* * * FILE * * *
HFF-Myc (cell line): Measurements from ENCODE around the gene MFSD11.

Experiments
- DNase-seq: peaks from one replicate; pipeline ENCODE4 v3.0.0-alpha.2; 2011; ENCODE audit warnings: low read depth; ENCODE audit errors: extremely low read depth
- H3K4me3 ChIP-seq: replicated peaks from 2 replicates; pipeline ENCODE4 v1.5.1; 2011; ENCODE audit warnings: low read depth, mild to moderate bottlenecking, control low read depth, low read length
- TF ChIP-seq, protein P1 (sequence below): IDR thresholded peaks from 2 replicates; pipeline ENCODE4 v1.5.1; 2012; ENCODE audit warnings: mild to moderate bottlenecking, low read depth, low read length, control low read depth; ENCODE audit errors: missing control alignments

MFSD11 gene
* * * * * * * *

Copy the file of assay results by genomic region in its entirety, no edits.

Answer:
HFF-Myc (cell line): Measurements from ENCODE around the gene MFSD11.

Experiments
- DNase-seq: peaks from one replicate; pipeline ENCODE4 v3.0.0-alpha.2; 2011; ENCODE audit warnings: low read depth; ENCODE audit errors: extremely low read depth
- H3K4me3 ChIP-seq: replicated peaks from 2 replicates; pipeline ENCODE4 v1.5.1; 2011; ENCODE audit warnings: low read depth, mild to moderate bottlenecking, control low read depth, low read length
- TF ChIP-seq, protein P1 (sequence below): IDR thresholded peaks from 2 replicates; pipeline ENCODE4 v1.5.1; 2012; ENCODE audit warnings: mild to moderate bottlenecking, low read depth, low read length, control low read depth; ENCODE audit errors: missing control alignments

MFSD11 gene